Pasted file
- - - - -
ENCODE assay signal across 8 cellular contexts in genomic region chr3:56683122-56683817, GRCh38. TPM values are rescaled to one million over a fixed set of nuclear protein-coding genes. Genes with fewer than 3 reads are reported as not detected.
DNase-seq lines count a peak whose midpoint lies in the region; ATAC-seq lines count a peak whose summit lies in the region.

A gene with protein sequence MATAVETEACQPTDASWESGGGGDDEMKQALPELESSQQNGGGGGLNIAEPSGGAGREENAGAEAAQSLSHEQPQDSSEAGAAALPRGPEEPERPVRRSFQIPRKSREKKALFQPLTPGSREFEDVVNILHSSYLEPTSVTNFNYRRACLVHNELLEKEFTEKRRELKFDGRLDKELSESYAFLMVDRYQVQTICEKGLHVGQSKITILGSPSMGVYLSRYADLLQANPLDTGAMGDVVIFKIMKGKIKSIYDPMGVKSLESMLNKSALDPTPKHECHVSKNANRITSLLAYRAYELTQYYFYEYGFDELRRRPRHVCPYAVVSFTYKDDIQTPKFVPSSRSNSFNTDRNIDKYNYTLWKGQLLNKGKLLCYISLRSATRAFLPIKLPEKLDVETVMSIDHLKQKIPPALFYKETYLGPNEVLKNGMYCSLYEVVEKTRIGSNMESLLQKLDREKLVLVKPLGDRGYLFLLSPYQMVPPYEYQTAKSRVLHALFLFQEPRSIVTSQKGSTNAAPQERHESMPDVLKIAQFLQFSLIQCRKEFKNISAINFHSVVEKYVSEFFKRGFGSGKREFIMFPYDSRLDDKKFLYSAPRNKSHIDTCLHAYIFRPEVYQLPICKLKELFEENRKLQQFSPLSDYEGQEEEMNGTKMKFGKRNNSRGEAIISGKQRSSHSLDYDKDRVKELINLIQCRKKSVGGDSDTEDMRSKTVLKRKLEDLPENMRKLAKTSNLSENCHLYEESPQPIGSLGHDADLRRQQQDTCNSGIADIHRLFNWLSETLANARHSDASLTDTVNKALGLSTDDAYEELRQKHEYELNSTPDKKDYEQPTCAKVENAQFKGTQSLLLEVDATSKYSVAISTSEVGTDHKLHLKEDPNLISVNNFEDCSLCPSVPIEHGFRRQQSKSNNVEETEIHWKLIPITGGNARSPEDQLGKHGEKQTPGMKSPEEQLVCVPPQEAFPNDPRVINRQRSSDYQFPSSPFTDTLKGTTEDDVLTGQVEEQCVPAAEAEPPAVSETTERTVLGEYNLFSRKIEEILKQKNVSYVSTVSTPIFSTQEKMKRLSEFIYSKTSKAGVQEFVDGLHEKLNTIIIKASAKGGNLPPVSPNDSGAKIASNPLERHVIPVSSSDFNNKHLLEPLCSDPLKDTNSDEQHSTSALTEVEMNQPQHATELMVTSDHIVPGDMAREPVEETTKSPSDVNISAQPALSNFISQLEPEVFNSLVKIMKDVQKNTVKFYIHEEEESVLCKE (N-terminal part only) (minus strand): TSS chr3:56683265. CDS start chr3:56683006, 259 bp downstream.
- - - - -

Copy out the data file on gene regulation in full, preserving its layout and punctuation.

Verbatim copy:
ENCODE assay signal across 8 cellular contexts in genomic region chr3:56683122-56683817, GRCh38. TPM values are rescaled to one million over a fixed set of nuclear protein-coding genes. Genes with fewer than 3 reads are reported as not detected.
DNase-seq lines count a peak whose midpoint lies in the region; ATAC-seq lines count a peak whose summit lies in the region.

A gene with protein sequence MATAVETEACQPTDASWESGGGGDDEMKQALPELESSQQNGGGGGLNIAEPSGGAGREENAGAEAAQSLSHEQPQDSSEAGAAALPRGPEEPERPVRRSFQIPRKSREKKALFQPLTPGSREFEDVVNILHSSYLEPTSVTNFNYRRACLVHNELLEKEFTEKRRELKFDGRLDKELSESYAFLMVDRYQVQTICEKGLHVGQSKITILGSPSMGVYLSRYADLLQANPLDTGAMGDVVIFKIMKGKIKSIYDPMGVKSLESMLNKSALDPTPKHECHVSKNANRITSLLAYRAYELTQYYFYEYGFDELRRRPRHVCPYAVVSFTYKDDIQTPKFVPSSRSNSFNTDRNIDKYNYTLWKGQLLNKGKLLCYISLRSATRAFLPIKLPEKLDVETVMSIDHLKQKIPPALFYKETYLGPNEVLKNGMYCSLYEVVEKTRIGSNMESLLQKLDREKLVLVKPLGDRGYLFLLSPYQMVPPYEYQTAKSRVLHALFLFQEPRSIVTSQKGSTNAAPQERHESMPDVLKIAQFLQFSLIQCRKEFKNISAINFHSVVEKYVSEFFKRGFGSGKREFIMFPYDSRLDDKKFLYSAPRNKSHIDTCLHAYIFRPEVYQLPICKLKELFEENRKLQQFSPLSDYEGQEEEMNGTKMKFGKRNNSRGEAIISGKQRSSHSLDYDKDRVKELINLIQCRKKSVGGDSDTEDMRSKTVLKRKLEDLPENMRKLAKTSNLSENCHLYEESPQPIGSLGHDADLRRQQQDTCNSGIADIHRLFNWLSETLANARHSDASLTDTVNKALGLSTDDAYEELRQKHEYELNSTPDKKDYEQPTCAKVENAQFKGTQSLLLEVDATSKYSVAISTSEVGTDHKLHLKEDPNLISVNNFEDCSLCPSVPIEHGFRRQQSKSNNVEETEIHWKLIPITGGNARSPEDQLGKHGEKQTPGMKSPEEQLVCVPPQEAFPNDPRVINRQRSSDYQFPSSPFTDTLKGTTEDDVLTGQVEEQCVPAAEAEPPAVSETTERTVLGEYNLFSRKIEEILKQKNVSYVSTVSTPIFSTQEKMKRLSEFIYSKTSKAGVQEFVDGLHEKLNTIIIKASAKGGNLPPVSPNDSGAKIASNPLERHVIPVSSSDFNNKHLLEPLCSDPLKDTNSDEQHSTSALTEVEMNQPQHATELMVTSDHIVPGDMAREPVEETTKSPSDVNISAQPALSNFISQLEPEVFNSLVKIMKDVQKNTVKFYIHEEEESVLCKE (N-terminal part only) (minus strand): TSS chr3:56683265. CDS start chr3:56683006, 259 bp downstream.